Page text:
It’s a uniquely practical issue and a particularly ironic one in our throwaway society.
What to do with sacred objects that, for reasons of damage, age or simple lack of use, must be disposed of?
In Judaism, the answer is as elegant as it is simple: Inter them in a geniza, a dedicated space — a sort of burial plot — in a cemetery.
At 1 p.m. Sunday, Southern Nevada’s Jewish community will participate in the dedication of the valley’s newest geniza at King David Memorial Chapel and Cemetery, 2697 E. Eldorado Lane.
The new geniza will serve as a resting place for ripped or damaged Torah scrolls, tefillin and mezuzot parchment, and “anything that has sacred writing on it,” said Rabbi Shea Harlig of Chabad of Southern Nevada.
Jewish tradition holds it disrespectful to dispose of such items in more conventional ways. Instead, Harlig said, “the tradition is that we bury it.”
A geniza also serves as a resting place for items that are used in prayer or that might contain God’s word. So, Harlig said, a geniza might hold such items as prayer shawls or shofars, too.
Such items are referred to as shaimos. Typically, a family might store shaimos in their home or take the items to a synagogue for disposal. Harlig said shaimos also occasionally are buried with members of a congregation.
Genizot, in contrast, are centralized, dedicated places where unused holy objects and writings can be respectfully and reverently disposed of.
Jay Poster, general manager of King David Memorial Chapel and Cemetery, said Palm Mortuaries about 10 years ago donated three graves at Palm Valley View Cemetery to serve as a geniza for the community.
That geniza was opened every year for the placement of shaimos collected by valley congregations, he said. “But we filled that, actually, about a year ago. That’s one reason I’ve been thinking about this.”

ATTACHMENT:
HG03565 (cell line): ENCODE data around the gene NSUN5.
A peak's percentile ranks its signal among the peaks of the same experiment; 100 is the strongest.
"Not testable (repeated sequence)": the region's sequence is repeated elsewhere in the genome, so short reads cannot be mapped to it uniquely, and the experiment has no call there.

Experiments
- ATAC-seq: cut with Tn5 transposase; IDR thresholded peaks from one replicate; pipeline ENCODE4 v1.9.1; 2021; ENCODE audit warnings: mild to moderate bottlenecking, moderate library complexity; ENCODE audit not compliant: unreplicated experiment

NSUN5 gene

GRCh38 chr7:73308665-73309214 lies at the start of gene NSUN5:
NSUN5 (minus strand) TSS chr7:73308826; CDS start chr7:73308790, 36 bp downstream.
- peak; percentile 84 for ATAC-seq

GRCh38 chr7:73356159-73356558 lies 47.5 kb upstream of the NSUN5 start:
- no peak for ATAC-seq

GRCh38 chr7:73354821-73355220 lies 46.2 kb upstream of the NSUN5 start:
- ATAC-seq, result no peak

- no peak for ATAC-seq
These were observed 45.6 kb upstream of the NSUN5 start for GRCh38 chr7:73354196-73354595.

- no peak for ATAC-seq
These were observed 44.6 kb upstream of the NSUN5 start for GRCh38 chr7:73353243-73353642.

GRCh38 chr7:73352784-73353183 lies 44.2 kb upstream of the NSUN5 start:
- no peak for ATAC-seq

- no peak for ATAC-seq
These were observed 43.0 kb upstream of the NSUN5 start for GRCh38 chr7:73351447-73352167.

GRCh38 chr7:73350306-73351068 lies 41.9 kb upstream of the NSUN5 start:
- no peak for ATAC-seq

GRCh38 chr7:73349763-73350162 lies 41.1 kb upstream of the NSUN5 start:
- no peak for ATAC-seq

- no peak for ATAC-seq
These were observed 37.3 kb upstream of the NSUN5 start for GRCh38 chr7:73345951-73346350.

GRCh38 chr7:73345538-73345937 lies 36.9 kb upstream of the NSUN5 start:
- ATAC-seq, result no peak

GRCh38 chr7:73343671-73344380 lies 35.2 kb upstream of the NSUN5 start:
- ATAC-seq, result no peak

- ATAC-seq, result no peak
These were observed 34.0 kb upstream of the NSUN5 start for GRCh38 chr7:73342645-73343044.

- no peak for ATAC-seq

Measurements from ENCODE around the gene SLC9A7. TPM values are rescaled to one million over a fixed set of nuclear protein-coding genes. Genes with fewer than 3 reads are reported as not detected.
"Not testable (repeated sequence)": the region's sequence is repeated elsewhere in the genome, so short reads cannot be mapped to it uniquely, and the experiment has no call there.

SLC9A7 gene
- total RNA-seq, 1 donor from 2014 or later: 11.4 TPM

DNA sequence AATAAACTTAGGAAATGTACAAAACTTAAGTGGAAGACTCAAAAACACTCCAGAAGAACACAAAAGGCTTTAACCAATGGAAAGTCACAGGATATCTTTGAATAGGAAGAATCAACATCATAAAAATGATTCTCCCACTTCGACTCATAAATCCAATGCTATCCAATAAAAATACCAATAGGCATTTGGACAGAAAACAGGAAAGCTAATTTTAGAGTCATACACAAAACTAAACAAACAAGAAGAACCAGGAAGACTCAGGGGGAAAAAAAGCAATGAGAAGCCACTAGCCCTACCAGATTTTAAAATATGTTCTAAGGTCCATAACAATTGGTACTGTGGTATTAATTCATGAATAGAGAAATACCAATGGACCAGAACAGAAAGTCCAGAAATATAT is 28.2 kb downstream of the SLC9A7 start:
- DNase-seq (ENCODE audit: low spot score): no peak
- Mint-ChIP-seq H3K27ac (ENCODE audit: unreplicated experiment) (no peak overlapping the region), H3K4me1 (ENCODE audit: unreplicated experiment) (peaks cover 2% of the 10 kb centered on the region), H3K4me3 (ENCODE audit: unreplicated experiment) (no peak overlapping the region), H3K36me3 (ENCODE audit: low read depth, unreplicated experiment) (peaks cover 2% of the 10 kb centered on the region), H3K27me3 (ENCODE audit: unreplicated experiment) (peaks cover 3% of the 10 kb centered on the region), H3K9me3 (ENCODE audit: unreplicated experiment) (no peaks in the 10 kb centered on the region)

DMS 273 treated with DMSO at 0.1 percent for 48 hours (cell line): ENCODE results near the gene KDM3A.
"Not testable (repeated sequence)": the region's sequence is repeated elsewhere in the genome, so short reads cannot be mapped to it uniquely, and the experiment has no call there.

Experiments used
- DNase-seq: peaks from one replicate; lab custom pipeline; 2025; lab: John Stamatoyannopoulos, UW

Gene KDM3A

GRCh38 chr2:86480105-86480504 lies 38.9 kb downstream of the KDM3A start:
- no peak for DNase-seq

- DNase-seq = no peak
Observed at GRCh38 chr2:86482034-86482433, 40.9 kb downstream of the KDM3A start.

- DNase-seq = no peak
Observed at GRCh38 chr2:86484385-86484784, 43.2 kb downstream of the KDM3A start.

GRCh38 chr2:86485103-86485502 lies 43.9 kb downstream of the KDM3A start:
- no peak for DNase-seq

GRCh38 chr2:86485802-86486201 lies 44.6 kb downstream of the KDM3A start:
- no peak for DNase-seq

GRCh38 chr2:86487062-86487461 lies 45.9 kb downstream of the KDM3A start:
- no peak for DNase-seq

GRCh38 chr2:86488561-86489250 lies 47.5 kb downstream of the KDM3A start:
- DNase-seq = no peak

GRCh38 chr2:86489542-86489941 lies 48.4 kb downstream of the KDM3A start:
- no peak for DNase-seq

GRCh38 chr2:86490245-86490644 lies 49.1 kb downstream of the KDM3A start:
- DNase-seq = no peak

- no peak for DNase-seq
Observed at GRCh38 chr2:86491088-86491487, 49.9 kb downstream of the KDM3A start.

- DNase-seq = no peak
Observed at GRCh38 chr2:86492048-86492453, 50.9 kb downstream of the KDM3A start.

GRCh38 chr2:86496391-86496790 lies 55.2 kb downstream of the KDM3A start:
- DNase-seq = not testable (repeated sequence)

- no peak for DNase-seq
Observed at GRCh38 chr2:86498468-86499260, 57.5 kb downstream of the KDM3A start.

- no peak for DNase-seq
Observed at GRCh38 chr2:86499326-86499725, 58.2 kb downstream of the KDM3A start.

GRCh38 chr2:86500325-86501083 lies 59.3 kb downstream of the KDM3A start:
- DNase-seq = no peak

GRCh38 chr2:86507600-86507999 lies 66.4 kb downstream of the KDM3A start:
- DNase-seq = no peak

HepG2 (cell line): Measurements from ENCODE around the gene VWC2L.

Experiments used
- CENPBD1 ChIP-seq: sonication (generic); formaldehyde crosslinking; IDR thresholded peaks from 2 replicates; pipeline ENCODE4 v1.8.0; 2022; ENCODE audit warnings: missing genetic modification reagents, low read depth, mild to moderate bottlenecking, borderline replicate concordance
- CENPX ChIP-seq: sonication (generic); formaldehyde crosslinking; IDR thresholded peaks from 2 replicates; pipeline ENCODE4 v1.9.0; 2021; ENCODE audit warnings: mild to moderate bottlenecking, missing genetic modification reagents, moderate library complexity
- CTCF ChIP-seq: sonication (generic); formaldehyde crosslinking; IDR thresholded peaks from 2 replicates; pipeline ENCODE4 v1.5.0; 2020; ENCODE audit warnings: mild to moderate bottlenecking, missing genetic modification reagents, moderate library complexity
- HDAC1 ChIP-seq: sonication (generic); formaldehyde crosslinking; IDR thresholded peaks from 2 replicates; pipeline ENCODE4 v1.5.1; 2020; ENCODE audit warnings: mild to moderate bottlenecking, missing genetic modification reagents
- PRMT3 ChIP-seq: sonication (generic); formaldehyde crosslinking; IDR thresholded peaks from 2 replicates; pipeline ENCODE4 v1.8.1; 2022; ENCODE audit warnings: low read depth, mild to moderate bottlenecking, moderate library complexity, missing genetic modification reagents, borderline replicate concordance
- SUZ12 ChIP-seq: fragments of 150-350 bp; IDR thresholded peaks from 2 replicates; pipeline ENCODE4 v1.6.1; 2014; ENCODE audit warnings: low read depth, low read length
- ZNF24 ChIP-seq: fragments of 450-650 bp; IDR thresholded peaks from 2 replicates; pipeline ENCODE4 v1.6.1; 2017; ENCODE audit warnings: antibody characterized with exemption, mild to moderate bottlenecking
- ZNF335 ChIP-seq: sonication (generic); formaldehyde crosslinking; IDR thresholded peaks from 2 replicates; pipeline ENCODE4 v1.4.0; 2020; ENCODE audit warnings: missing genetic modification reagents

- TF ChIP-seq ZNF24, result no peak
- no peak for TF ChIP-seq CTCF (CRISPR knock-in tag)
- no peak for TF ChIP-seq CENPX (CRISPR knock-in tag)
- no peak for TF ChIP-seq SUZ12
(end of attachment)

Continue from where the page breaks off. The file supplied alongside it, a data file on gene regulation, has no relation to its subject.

The 180-square-foot underground burial vault that will be dedicated Sunday is designed to be easily opened so that shaimos can be placed in it as needed, Poster said.
“We’ll be able, when congregations call us, to schedule (interments in the geniza) at a much quicker time frame,” Poster added.
The new geniza also will serve as a memorial for Southern Nevadans’ loved ones. Poster noted that many valley residents have moved here from somewhere else and that their relatives are buried in other states.
“I wanted to find some way to create a memorial honoring those who are buried out-of-state,” he said. “And, at the same time, we have a need for this geniza.”
So, atop the underground geniza is a custom-built granite cenotaph, which describes a monument to someone who is deceased but buried elsewhere.
“Probably the best example is the Vietnam Memorial,” Poster said, which lists the names of war dead who are buried in other locations.
On the new geniza, “there are squares along the surface on top and on the side on which we will be able to memorialize (Southern Nevadans’) loved ones,” Poster said.
That dual purpose, and its design, makes King David Cemetery’s geniza atypical, Poster said.
“Most genizot are inconspicuous. Most of them will be just a simple grave somewhere in a cemetery,” he said. “This will certainly be a focal point to the entrance of the cemetery.”
King David Cemetery will not itself collect or store items for the geniza, Poster added, and Southern Nevadans should continue to take shaimos to their own synagogues for disposal. However, the public can bring shaimos directly to the cemetery during Sunday’s ceremony.
Although it’s not the primary purpose of genizot, the repositories can serve as treasure troves for historians. For example, the Cairo Geniza in Egypt, explored during the mid-1800s, contained priceless historical artifacts, including manuscript fragments that were hundreds of years old.
Typically, water and the elements eventually find their way into genizot, damaging their contents. But, Harlig said, “the Cairo Geniza was an unbelievable find.”
On a more immediate level, the geniza “teaches us how to value books and how to value sacred writings,” Harlig said.
“It just ingrains in us the concept of respect that we have for God’s word and for the written word.”
Contact reporter John Przybys at firstname.lastname@example.org or 702-383-0280.